[Editor’s note: The following contains spoilers for “Billions” Season 6, Episode 12, “Cold Storage,” including the ending.]
As far as four-word thesis statements go, “Things you do matter” is about as efficient as they come. When Mike Prince (Corey Stoll) offers that sentiment up to Rian (Eva Victor) as a means of persuasion, it’s an effective blanket statement for the whole of “Billions” Season 6. The would-be benevolent billionaire makes speaks these words as an acknowledgment that none of his own actions come without consequences, however much he thinks he has the means to ignore them. But as has been the case for pretty much every major player this season, it’s always as important to consider to whom those things matter.
Per federal regulation, all “Billions” finales must start in medias res. While this one doesn’t have the same bait-and-switch as its predecessor (the “He here?” twist from the end of Season 5 is still a classic), this episode is more transparent about where things are headed. In some ways, it’s more in line with the stated Prince Way that ostensibly guided a few of his season’s decisions: Keep everything above board.
So instead of solely following a ball of thread through a labyrinth of bitcoin heists, former employee confrontations, and revelations about personal conduct, “Cold Storage” keeps returning to an interrogation room where Dave Mahar (Sakina Jaffrey) continues to grill Prince in one breath while dangling the threat of prison time in front of Chuck Rhoades (Paul Giamatti) in the next. With each of these men barely doing anything to hide their contempt for the other’s chosen path, “Billions” once again sets in motion a showdown where no one really loses and no one really wins. After a pair of handcuffs, an apparent multi-billion-dollar loss, and plenty of wound-licking, the cycle once again resets for a Season 7 of these guys at each other’s throats.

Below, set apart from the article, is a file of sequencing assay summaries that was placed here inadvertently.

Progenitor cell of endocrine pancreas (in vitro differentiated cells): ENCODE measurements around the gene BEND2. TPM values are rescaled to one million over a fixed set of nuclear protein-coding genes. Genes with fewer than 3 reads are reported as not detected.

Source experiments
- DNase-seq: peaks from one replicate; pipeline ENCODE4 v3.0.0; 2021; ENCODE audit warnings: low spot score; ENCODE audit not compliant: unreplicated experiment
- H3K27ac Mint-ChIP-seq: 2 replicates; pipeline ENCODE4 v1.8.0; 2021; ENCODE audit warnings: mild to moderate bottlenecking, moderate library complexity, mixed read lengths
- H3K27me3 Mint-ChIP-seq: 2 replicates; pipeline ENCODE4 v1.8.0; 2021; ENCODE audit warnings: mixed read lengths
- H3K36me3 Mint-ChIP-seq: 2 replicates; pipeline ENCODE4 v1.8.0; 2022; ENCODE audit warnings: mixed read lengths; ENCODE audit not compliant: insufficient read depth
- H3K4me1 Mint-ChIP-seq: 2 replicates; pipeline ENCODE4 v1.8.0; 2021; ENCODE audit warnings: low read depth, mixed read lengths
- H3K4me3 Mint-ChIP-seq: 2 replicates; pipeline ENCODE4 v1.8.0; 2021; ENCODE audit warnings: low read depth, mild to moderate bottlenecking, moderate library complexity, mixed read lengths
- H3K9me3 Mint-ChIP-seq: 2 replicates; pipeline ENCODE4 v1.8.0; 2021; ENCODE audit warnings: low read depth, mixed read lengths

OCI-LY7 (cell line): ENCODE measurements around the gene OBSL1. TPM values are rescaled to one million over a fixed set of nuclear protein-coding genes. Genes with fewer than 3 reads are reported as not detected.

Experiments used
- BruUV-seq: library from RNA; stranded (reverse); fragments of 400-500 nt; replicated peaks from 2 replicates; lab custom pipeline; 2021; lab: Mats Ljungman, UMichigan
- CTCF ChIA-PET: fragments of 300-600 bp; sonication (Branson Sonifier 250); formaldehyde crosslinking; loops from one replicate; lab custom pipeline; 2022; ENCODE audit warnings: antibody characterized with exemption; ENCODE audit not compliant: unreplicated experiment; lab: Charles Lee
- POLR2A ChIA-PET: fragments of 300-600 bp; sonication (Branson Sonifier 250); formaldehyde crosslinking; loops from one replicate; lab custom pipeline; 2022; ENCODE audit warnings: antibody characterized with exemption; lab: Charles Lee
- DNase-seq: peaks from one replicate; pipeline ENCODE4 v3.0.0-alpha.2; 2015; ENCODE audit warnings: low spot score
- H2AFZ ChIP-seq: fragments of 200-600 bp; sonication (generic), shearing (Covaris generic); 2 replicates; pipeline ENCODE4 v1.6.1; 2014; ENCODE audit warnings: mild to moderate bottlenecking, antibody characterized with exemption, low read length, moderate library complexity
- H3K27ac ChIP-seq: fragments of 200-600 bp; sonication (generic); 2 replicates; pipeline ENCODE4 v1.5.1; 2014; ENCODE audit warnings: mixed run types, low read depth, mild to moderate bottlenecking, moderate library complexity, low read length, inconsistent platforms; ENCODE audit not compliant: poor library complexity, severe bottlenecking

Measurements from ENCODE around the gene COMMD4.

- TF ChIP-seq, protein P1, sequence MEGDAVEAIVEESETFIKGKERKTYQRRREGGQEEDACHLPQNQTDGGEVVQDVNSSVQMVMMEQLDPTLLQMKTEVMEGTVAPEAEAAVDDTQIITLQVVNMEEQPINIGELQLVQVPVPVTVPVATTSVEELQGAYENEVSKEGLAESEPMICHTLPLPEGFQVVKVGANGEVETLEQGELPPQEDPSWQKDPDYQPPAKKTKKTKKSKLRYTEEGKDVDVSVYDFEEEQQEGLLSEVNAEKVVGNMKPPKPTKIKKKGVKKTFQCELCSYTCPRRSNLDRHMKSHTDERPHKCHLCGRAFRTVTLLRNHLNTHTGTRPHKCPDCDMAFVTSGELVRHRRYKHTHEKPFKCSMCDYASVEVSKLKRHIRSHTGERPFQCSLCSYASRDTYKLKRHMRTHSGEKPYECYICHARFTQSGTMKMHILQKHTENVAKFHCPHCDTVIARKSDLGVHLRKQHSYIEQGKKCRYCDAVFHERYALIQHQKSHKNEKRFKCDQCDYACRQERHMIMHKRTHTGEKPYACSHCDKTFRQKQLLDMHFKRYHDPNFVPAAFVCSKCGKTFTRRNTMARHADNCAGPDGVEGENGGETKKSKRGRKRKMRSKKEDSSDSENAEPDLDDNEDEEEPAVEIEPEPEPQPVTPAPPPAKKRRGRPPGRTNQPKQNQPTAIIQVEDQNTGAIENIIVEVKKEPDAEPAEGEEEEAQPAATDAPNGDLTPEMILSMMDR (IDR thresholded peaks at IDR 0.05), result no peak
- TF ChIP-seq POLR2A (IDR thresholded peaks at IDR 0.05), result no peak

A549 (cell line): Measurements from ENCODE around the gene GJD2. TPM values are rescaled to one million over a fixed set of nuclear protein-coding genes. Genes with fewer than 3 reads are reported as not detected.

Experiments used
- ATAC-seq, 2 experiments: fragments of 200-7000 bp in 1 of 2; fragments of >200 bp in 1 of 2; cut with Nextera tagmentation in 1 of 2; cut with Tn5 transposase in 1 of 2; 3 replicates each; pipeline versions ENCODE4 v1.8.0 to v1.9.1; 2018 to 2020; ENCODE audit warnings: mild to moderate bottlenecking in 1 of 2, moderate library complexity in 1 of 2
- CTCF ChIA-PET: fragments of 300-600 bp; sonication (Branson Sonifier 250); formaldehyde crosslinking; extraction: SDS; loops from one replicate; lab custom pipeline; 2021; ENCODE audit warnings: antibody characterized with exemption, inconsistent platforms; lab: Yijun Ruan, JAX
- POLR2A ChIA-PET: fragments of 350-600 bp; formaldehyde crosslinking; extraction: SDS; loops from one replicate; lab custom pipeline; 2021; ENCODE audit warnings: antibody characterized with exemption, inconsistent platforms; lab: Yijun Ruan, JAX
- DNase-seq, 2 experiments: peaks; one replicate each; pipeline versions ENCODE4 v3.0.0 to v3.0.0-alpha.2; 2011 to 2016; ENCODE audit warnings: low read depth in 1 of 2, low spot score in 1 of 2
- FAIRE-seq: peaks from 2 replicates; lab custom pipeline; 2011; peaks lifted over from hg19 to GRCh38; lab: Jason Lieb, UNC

Yet, for as much as they’re jockeying for position in the eyes of the law, the pivotal part of this episode revolves around a different realm entirely. After an all-hands meeting in the MPC atrium where Prince delivers the news to the team that he has an impending Presidential run, Rian realizes that her post-party encounter with him might have serious ramifications. At first, her confession to Taylor seems like a contrivance (or a calculated move). But as Wags (David Costabile) and Scooter (Daniel Breaker) soon point out, the security measures of the extremely well-off ensured that her presence at the Prince estate after hours was never really a secret to begin with.
Rian confronting the inevitable brings up conversations of power on a much more concentrated, interpersonal scale. She’s adamant that their affair was between two enthusiastic parties. (The decision to only show the morning after requires the audience to trust her.) With Wags and Scooter apparently calling in some fixer favors, for now Rian and Prince’s personal relationship remains a company matter. Prince’s sway to remove a potential scandal from existence and Rian’s relative uncertainty about how a media narrative could have coalesced around her choices seems to belie the fact that the two are on an equal footing of control. It makes that later Prince speech about being someone who matters feel insidious, as if he can also wipe away their power dynamic by fiat. Regardless of how this situation continues to evolve along with Prince’s ambitions, theirs could be a treacherous origin story.